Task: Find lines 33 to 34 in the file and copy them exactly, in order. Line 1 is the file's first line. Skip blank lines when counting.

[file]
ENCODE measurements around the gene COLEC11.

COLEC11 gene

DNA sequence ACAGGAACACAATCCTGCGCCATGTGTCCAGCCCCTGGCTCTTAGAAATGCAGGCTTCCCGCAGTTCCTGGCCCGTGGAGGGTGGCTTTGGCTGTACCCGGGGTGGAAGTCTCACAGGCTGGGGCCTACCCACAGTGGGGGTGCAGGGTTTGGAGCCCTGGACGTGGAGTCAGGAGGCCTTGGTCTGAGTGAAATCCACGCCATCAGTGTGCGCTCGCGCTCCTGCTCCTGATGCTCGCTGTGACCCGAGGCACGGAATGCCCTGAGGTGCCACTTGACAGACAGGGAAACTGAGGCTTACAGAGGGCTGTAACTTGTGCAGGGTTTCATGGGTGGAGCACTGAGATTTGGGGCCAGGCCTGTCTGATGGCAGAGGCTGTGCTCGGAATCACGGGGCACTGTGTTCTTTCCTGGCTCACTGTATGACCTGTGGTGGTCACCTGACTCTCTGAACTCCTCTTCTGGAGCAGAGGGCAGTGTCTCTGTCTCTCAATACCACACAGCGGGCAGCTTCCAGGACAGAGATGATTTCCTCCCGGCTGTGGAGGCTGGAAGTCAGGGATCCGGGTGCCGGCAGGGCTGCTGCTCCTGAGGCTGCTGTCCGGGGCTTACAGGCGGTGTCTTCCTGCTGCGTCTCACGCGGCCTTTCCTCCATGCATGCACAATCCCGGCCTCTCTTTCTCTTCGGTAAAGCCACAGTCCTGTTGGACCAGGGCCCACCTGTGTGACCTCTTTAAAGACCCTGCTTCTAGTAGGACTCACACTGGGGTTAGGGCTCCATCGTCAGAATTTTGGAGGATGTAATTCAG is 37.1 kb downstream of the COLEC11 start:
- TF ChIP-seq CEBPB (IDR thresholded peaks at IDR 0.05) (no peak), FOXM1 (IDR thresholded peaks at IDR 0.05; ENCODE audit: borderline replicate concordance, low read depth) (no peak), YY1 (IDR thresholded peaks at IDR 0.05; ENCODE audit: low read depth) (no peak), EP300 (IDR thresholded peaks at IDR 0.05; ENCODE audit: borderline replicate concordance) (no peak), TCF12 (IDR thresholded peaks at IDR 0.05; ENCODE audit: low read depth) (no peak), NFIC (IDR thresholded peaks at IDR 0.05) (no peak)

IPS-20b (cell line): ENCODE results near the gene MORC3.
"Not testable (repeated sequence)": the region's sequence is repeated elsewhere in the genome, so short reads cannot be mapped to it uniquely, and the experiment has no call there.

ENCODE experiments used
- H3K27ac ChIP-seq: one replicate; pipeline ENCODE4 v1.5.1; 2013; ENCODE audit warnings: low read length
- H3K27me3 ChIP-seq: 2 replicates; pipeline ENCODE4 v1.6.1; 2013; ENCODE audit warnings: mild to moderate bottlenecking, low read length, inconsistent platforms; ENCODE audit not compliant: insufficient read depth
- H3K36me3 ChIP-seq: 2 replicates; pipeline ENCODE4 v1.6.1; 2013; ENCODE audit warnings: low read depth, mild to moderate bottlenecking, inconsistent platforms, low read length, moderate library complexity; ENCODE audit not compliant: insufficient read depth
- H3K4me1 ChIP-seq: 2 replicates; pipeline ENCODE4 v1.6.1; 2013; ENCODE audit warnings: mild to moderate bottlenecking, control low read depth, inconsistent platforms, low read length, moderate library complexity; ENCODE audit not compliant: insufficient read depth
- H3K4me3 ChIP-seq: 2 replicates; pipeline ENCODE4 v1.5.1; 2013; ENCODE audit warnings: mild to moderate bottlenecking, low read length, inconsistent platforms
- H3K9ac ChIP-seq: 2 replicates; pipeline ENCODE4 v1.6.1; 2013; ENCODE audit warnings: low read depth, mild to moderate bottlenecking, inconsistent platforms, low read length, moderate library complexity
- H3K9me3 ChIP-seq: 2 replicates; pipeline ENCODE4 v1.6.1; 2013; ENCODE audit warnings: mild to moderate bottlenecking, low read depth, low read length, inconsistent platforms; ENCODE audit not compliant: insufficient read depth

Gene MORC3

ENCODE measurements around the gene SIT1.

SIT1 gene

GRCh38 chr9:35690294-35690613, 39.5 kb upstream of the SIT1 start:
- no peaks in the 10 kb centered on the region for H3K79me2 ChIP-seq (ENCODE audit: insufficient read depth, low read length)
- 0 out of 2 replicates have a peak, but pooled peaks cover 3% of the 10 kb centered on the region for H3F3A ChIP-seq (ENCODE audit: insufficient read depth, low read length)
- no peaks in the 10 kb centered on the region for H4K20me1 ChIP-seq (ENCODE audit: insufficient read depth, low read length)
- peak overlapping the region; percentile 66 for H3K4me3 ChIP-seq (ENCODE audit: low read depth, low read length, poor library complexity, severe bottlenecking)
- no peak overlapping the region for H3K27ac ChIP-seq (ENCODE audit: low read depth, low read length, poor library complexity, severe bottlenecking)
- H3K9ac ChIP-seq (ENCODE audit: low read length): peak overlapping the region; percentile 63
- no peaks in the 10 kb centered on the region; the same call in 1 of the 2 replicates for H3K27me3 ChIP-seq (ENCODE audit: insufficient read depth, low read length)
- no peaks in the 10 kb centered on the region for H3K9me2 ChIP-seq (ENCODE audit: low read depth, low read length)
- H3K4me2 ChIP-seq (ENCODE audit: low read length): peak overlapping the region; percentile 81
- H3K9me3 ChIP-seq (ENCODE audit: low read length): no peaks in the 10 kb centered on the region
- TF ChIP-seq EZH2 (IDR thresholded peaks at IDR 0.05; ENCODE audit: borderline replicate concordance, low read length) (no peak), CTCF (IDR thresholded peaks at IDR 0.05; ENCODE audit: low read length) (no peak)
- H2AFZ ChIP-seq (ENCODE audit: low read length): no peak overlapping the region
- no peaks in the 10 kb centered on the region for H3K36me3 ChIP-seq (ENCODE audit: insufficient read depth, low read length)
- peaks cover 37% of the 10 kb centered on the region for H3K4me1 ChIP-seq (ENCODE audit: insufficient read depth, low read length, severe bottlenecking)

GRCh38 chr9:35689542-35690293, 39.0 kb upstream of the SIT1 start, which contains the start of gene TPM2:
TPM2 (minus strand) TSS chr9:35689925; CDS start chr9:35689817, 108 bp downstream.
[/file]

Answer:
GRCh38 chr9:35689542-35690293, 39.0 kb upstream of the SIT1 start, which contains the start of gene TPM2:
TPM2 (minus strand) TSS chr9:35689925; CDS start chr9:35689817, 108 bp downstream.